The organisations that run English football have agreed to stay off social media for three and a half days to highlight the abuse that players, and many others connected to football, receive online.
It comes after football clubs including Swansea City, Birmingham City and Rangers took part in a week-long social media boycott from 8 April, in protest at the treatment many of their players had experienced.
A number of organisations will be taking part:
- The Football Association (FA)
- Premier League
- English Football League (EFL)
- FA Women's Super League
- FA Women's Championship
- Professional Footballers' Association (PFA)
- League Managers Association (LMA)
- Professional Game Match Officials Limited (PGMOL)
- Anti-racism charity Kick It Out
- Football Supporters' Association (FSA)
They will begin their social media boycott at 3pm on Friday 30 April and end it at one minute to midnight on Monday 3 May. Clubs across the Premier League, EFL, WSL and Women's Championship will also be switching off their Facebook, Twitter and Instagram accounts.
It is hoped that through English football coming together like this, it will encourage social media companies to do more to stamp out online hate.
They also want them to see the importance of educating people in the ongoing fight against discrimination.
In a statement the English Football League said: "As a collective, the game recognises the considerable reach and value of social media to our sport. The connectivity and access to supporters who are at the heart of football remains vital."
English football are asking social media companies to introduce filtering, blocking and to quickly take down offensive posts.
They also want them to change the rules so people will have to have a verified account, meaning they cannot be anonymous or keep making new accounts.
English football said there should be more help for law enforcement agencies to identify and prosecute people who make and post illegal content.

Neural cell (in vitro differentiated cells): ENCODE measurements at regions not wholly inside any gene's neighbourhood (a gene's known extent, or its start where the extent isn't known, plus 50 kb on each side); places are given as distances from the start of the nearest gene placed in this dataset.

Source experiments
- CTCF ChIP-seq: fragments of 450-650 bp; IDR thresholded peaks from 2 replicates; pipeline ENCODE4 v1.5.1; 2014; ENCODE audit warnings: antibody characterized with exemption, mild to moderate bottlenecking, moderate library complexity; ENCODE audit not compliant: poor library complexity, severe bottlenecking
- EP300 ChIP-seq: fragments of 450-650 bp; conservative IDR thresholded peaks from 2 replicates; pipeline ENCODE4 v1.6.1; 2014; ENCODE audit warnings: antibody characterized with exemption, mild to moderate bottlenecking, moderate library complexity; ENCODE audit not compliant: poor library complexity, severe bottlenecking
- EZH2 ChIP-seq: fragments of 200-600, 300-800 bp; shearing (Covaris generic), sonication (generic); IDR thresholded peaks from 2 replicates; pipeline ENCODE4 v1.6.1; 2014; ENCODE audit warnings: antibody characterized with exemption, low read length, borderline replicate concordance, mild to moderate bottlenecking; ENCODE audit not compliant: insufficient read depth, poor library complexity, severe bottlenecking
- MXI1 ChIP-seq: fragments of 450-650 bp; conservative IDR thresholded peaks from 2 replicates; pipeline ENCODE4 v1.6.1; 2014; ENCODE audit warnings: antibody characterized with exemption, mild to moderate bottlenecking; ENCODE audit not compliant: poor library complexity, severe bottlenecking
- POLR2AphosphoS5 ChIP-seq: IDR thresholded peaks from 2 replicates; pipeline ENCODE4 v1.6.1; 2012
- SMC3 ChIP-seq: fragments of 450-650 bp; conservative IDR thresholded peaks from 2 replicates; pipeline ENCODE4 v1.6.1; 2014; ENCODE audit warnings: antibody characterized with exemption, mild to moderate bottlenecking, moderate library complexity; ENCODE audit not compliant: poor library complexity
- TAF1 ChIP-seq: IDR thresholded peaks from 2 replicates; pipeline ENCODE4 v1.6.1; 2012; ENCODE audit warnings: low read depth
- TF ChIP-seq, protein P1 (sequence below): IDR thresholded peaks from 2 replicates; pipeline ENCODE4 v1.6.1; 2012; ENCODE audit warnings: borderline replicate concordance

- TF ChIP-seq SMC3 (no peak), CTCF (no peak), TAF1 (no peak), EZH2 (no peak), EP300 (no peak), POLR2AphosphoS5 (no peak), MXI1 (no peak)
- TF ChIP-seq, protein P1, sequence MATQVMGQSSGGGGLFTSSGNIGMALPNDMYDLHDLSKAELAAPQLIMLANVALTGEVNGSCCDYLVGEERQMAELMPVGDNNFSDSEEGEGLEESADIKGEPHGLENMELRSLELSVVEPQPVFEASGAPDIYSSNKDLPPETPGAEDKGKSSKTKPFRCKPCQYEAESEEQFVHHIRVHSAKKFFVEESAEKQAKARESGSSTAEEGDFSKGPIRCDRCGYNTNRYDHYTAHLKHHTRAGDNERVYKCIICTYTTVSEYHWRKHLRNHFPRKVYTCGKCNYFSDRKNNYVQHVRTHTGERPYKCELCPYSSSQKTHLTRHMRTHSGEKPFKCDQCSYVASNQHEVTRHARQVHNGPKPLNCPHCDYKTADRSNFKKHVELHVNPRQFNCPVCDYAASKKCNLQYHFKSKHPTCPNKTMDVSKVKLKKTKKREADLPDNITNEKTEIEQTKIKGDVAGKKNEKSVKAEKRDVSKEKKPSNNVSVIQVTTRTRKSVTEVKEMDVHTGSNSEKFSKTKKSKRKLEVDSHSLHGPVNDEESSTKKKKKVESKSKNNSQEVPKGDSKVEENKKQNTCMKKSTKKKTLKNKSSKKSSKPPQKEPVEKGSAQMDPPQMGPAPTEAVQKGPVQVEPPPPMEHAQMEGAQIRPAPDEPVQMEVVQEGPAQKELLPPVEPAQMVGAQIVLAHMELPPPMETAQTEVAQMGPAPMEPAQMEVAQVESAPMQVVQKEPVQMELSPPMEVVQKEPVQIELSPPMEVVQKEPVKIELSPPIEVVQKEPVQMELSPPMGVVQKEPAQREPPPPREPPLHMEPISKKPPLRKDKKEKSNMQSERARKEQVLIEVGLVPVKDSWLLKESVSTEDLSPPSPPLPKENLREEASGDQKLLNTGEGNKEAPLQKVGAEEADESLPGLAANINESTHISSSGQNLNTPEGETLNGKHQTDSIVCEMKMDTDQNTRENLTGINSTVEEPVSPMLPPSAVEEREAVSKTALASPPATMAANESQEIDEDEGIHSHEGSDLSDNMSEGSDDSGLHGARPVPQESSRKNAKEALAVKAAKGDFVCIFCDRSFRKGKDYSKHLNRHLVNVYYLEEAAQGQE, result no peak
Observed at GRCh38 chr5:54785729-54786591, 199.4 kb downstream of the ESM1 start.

They also made the same requests in a letter to social media companies back in February, and say that while some steps have been taken, they want to see more real-life consequences for people who are responsible for online abuse across all platforms.
Facebook said in February that tougher measures would be taken to tackle the issue.
Last week, Instagram - which is owned by Facebook - announced a tool to enable users to automatically filter out abusive messages from those they do not follow on the platform.
The EFL is calling for the UK Government's Online Safety Bill to bring in stronger laws to make social media companies more accountable for what happens on their platforms.
The UK government has previously threatened social media companies with "large fines" which could amount to "billions of pounds" if they fail to tackle abuse on their platforms.
Edleen John, The FA's Director for Equality, Diversity and Inclusion, said they "will not stop talking about this issue".
He added: "We have recently seen how powerful it can be when everybody is united for the good of the English game. We are calling on organisations and individuals across the game to join us in a temporary boycott of these social media platforms, to show solidarity and unite in the message that English football will not tolerate discrimination in any form."
Premier League Chief Executive Richard Masters said: "Racist behaviour of any form is unacceptable and the appalling abuse we are seeing players receive on social media platforms cannot be allowed to continue.
"We will not stop challenging social media companies and want to see significant improvements in their policies and processes to tackle online discriminatory abuse on their platforms."